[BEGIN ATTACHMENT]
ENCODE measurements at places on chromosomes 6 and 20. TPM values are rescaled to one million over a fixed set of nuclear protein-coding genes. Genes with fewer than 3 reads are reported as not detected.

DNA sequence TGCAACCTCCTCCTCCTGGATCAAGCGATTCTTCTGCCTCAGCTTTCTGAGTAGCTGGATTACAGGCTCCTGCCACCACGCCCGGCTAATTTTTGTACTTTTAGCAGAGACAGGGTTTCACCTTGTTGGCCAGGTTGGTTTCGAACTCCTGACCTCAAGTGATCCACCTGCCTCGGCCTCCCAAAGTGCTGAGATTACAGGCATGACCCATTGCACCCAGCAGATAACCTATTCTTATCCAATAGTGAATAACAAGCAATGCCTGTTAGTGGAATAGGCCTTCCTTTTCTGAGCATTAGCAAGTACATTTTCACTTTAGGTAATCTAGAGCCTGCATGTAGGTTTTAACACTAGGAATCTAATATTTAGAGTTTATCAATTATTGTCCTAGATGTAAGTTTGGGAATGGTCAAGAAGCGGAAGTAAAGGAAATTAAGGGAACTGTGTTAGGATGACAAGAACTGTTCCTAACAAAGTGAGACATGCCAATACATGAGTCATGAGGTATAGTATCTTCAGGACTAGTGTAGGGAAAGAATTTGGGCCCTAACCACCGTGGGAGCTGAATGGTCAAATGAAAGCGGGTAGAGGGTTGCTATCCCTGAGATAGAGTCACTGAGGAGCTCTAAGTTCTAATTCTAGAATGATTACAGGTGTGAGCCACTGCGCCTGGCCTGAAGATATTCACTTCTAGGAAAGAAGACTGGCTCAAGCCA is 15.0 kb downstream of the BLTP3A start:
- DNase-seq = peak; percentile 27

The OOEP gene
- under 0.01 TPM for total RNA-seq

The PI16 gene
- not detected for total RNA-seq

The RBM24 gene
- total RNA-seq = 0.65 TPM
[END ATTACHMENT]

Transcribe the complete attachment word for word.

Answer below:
ENCODE measurements at places on chromosomes 6 and 20. TPM values are rescaled to one million over a fixed set of nuclear protein-coding genes. Genes with fewer than 3 reads are reported as not detected.

DNA sequence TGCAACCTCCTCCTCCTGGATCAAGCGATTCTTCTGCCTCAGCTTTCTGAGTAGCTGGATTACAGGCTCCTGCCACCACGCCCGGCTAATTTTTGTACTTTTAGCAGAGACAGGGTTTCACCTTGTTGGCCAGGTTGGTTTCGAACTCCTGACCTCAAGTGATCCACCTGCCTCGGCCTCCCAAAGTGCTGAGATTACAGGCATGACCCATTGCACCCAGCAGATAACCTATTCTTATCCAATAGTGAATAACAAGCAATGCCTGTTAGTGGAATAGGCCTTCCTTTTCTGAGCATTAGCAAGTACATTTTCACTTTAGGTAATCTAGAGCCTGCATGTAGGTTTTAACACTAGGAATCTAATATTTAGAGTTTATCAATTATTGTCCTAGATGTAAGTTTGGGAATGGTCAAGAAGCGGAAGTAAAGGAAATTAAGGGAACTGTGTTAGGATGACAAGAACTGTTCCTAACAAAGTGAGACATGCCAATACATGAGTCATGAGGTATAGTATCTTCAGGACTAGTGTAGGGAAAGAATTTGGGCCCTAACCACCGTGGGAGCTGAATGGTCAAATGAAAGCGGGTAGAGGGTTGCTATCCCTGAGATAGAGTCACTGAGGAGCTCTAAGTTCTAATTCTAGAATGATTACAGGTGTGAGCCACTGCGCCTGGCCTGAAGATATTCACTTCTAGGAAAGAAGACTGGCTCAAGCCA is 15.0 kb downstream of the BLTP3A start:
- DNase-seq = peak; percentile 27

The OOEP gene
- under 0.01 TPM for total RNA-seq

The PI16 gene
- not detected for total RNA-seq

The RBM24 gene
- total RNA-seq = 0.65 TPM